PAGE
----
Dendritic cells: nearly 40 years later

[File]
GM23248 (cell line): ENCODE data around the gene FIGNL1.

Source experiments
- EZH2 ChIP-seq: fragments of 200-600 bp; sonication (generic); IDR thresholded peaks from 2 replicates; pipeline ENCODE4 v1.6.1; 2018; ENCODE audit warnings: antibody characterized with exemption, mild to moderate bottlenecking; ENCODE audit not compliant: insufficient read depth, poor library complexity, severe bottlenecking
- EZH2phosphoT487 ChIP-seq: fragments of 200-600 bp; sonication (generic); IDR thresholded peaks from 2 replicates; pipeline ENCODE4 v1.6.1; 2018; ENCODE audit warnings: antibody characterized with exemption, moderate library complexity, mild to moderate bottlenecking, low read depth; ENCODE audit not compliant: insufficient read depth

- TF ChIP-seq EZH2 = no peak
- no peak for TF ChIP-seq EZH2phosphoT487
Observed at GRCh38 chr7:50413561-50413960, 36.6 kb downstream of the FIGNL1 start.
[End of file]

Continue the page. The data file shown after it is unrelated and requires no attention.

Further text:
The immune system is probably one of the most complex cellular organizations in the body. Its complexity is not superfluous, but rather it is required to fulfill the complicated purpose of the immune system, namely: the recognition of the diverse repertoire of microorganisms and pathogens; the detection of neoplastic lesions originating from a range of tissues; and, while executing these tasks, the maintenance of peripheral tolerance by suppressing detrimental responses against healthy tissues. Since they were discovered by R. Steinman et al. nearly 40 years ago, dendritic cells (DCs) have emerged to be critical players in conducting the immune response to fulfill these roles. Here, we provide a general view on some aspects of DC immunology, highlighting the crucial role that R. Steinman's research in the DC field has played during all those years. This review will also give an outline on DC research in the particular aspects that represent the focus of research groups in Spain (recently organized as the DC.esp working group within SEI). Firstly, some of the subtypes of DC will be described, particularly thymic DC and their role on tolerance; then the DC role in tolerance will be examined, followed by their implications in viral infections. Finally, antigen targeting DCs will be reviewed taking into account the crucial contributions made by R. Steinman et al. This chapter will end by reviewing some DCs based therapies in viral infections.